JOURNAL ARTICLE

Comparison of the Impact of Different Administration Routes on the Efficacy of a Thermoresistant Newcastle Disease Vaccine in Chickens

Mohammad Hassanzadeh, Mohammad Abdoshah, Ali Reza Yousefi, Shahin Masoudi
Viral Immunology 2020 January 23
31976824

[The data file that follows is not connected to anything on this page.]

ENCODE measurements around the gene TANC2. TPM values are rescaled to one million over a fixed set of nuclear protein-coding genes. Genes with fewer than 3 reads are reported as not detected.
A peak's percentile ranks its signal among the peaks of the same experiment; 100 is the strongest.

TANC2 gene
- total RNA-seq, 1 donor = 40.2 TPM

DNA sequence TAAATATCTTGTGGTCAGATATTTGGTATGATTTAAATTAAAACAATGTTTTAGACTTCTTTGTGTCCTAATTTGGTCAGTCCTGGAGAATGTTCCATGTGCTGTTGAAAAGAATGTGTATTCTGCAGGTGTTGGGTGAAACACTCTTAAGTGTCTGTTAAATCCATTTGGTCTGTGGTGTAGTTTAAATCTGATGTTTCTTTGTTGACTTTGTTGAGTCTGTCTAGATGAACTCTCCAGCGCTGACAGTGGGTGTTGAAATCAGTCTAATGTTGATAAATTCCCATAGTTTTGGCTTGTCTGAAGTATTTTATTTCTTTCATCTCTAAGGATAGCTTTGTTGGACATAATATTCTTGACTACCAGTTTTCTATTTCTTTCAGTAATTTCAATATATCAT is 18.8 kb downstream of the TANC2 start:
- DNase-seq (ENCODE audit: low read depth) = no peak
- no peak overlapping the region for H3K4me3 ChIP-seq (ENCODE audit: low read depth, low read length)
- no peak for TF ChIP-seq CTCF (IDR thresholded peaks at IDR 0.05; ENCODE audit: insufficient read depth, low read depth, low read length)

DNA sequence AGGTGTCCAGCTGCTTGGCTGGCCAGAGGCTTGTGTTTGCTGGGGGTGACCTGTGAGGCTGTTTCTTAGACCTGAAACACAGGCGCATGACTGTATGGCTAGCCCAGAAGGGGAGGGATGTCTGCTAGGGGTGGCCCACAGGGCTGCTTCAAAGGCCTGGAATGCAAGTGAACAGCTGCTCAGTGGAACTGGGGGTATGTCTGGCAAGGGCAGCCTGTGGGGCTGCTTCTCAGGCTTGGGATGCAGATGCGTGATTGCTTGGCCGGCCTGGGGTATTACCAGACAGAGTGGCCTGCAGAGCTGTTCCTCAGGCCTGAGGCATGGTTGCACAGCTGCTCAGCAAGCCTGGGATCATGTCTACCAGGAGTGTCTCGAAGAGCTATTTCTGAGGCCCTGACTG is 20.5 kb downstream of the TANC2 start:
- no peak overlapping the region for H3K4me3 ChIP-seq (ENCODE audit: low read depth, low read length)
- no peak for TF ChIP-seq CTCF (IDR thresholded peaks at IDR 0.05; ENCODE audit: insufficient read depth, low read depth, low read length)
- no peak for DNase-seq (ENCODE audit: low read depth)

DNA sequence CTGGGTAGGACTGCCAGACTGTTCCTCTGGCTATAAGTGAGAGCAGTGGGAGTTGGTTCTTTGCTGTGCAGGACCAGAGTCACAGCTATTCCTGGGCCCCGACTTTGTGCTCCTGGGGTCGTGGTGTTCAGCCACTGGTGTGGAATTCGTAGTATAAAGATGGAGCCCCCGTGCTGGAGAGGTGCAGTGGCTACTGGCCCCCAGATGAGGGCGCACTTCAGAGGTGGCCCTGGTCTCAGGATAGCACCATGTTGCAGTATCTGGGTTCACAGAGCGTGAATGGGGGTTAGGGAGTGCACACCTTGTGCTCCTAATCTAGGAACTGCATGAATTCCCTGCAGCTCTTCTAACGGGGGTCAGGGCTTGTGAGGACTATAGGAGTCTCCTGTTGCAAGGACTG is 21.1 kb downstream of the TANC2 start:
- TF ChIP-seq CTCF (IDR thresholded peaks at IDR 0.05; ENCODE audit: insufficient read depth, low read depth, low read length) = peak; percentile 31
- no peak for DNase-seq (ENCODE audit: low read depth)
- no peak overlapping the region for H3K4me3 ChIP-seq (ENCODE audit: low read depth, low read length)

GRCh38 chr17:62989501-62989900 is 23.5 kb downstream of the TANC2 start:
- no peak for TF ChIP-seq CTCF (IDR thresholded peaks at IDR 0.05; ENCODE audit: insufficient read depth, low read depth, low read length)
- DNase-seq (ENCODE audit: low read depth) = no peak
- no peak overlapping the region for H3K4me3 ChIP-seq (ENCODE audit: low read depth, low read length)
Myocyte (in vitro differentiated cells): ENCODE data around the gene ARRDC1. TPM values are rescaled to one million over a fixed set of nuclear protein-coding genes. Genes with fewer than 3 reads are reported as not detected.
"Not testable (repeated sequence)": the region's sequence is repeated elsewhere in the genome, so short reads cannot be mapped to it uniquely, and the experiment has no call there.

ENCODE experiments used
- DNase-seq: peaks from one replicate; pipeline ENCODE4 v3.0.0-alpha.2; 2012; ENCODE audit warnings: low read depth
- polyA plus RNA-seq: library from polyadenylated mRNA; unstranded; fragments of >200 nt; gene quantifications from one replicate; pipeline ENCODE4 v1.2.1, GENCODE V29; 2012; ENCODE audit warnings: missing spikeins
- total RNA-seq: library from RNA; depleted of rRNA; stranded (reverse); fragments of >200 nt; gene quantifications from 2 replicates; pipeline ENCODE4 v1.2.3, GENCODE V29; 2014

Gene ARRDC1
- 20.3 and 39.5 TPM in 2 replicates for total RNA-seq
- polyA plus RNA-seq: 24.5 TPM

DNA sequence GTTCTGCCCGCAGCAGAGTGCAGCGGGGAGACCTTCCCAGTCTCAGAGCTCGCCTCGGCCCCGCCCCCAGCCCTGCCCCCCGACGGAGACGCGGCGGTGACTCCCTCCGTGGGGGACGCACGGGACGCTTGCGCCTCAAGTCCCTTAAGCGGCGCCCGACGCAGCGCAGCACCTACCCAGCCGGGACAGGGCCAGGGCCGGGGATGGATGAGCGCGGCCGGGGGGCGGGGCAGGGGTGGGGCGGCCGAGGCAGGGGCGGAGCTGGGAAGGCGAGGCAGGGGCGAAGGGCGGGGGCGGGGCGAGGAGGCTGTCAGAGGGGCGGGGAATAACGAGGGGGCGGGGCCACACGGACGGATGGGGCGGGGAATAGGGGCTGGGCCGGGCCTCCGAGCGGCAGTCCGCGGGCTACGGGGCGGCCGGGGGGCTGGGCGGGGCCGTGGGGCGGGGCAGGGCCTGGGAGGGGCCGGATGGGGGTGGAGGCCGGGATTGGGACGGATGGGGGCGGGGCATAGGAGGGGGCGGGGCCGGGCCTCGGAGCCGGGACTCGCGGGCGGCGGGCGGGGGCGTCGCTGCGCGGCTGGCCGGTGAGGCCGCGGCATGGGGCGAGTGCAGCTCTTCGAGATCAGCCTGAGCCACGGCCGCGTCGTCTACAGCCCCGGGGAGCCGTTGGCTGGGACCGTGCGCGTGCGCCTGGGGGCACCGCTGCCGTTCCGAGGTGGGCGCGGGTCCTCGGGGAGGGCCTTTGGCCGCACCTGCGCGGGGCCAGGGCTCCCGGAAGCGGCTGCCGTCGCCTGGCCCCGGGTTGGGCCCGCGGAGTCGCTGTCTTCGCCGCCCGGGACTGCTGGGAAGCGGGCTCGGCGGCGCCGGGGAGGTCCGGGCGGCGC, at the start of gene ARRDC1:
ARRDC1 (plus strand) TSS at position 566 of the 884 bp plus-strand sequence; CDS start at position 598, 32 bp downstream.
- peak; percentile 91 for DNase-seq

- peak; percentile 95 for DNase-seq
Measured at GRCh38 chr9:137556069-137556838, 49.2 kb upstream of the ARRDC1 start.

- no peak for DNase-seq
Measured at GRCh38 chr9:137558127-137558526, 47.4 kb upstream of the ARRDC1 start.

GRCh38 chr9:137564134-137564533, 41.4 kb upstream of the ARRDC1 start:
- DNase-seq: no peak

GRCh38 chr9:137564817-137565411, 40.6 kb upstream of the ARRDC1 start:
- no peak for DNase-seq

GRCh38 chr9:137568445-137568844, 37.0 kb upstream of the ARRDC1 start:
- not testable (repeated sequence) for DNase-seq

Route of vaccine administration has a great impact on immunization and protection outcomes in chickens. This study was conducted to compare the effect of different administration routes on the efficacy of a thermoresistant Newcastle disease (ND) vaccine (ND.TR.IR) in chickens. A total of 100 one-day-old specific pathogen-free chicks were divided into five groups ( n  = 20 chicks per group) and vaccinated through different routes at 10 and 20 days of age. Treatments included no vaccination (control [C]), 1 dose inoculation through eye drop (ED), 1 dose inoculation through drinking water (DW), 1 dose inoculation through feed (FV1 ), and 10 doses inoculation through feed (FV10 ). At 20 and 34 days of age, antibody titers were measured against ND virus (NDV) in all the chickens by hemagglutination inhibition (HI) test. Chicks immunized with ND.TR.IR vaccine through different routes of administration also were intramuscularly challenged with a local virulent NDV (vNDV) (Ck/ir/Beh/2011) 14 days after booster vaccination (at 34 days of age). Our results showed that in comparison with the FVs groups, the immunized chicks through ED induced a higher HI antibody titers at 20 days of age ( p  < 0.05). Meanwhile, vaccination through ED induced higher HI antibody titers at day 34 of age compared with all other groups ( p  > 0.05). The percentages of the protective HI antibody titers (≥log2 3 ) detected in ED and DW groups at 20 days of age were higher than those detected in the FV1 group ( p  < 0.05). However, routes of vaccination had no significant effect on the rate of protective titers at day 34 of age (100%, 90%, 75%, and 85% for ED, DW, FV1 , and FV10 , respectively). The percentage of post-NDV challenge survived chickens was not affected by the route of vaccination ( p  > 0.05), but immunization of chicks with ND.TR.IR in FV1 group provided relatively poorer protection when compared with the other groups (90% vs. 100%, respectively). Altogether, immunization of chicks with ND.TR.IR vaccine through different routes of administration induced protective NDV antibody HI titers, and provided protection against vNDV. However, when the vaccine was administrated through feed, a higher dose of vaccine is recommended.

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